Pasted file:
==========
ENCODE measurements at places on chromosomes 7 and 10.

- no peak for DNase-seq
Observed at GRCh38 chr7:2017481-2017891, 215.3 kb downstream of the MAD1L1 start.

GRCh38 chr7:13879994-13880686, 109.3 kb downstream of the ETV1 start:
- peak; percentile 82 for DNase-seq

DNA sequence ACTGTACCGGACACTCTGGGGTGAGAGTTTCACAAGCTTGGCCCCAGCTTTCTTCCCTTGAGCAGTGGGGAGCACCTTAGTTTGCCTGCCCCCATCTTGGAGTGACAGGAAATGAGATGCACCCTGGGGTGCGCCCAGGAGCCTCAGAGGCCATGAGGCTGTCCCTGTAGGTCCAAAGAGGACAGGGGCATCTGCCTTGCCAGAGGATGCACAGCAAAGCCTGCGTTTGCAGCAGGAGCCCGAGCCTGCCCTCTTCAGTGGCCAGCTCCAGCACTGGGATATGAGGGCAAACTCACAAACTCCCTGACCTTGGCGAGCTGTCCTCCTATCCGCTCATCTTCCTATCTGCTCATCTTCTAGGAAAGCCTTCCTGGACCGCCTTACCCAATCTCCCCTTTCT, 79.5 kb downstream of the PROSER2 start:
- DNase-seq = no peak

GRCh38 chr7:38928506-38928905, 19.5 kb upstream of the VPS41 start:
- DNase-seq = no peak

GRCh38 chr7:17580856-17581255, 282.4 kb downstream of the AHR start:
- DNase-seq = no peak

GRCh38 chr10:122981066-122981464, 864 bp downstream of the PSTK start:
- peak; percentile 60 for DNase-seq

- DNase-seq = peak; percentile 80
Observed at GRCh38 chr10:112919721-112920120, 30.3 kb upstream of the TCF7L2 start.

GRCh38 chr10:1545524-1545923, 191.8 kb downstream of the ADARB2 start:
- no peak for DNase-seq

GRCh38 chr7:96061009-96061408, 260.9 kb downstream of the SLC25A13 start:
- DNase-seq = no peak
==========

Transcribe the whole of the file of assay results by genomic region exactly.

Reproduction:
ENCODE measurements at places on chromosomes 7 and 10.

- no peak for DNase-seq
Observed at GRCh38 chr7:2017481-2017891, 215.3 kb downstream of the MAD1L1 start.

GRCh38 chr7:13879994-13880686, 109.3 kb downstream of the ETV1 start:
- peak; percentile 82 for DNase-seq

DNA sequence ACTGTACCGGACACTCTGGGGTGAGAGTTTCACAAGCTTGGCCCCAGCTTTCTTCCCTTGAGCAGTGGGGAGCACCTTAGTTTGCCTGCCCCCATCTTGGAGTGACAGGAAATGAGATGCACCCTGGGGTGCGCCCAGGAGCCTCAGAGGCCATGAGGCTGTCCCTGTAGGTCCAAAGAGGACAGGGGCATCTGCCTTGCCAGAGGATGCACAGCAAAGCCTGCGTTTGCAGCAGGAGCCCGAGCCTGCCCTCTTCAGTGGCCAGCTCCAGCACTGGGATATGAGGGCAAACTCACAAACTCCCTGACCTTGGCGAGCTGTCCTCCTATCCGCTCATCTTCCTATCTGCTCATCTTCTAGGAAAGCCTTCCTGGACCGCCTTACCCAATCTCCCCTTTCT, 79.5 kb downstream of the PROSER2 start:
- DNase-seq = no peak

GRCh38 chr7:38928506-38928905, 19.5 kb upstream of the VPS41 start:
- DNase-seq = no peak

GRCh38 chr7:17580856-17581255, 282.4 kb downstream of the AHR start:
- DNase-seq = no peak

GRCh38 chr10:122981066-122981464, 864 bp downstream of the PSTK start:
- peak; percentile 60 for DNase-seq

- DNase-seq = peak; percentile 80
Observed at GRCh38 chr10:112919721-112920120, 30.3 kb upstream of the TCF7L2 start.

GRCh38 chr10:1545524-1545923, 191.8 kb downstream of the ADARB2 start:
- no peak for DNase-seq

GRCh38 chr7:96061009-96061408, 260.9 kb downstream of the SLC25A13 start:
- DNase-seq = no peak